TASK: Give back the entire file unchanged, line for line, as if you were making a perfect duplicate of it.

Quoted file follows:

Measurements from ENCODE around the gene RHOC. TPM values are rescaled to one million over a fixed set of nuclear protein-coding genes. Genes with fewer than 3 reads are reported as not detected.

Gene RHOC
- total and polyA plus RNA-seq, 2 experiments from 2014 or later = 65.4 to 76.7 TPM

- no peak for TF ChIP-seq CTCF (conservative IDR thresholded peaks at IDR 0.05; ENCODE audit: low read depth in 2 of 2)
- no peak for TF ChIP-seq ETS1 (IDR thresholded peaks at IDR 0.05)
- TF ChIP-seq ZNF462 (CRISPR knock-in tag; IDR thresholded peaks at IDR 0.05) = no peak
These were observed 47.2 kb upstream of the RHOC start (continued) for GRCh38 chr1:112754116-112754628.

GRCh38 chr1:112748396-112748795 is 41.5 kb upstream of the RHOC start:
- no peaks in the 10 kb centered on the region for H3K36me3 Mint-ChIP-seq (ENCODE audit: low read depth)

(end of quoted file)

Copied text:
Measurements from ENCODE around the gene RHOC. TPM values are rescaled to one million over a fixed set of nuclear protein-coding genes. Genes with fewer than 3 reads are reported as not detected.

Gene RHOC
- total and polyA plus RNA-seq, 2 experiments from 2014 or later = 65.4 to 76.7 TPM

- no peak for TF ChIP-seq CTCF (conservative IDR thresholded peaks at IDR 0.05; ENCODE audit: low read depth in 2 of 2)
- no peak for TF ChIP-seq ETS1 (IDR thresholded peaks at IDR 0.05)
- TF ChIP-seq ZNF462 (CRISPR knock-in tag; IDR thresholded peaks at IDR 0.05) = no peak
These were observed 47.2 kb upstream of the RHOC start (continued) for GRCh38 chr1:112754116-112754628.

GRCh38 chr1:112748396-112748795 is 41.5 kb upstream of the RHOC start:
- no peaks in the 10 kb centered on the region for H3K36me3 Mint-ChIP-seq (ENCODE audit: low read depth)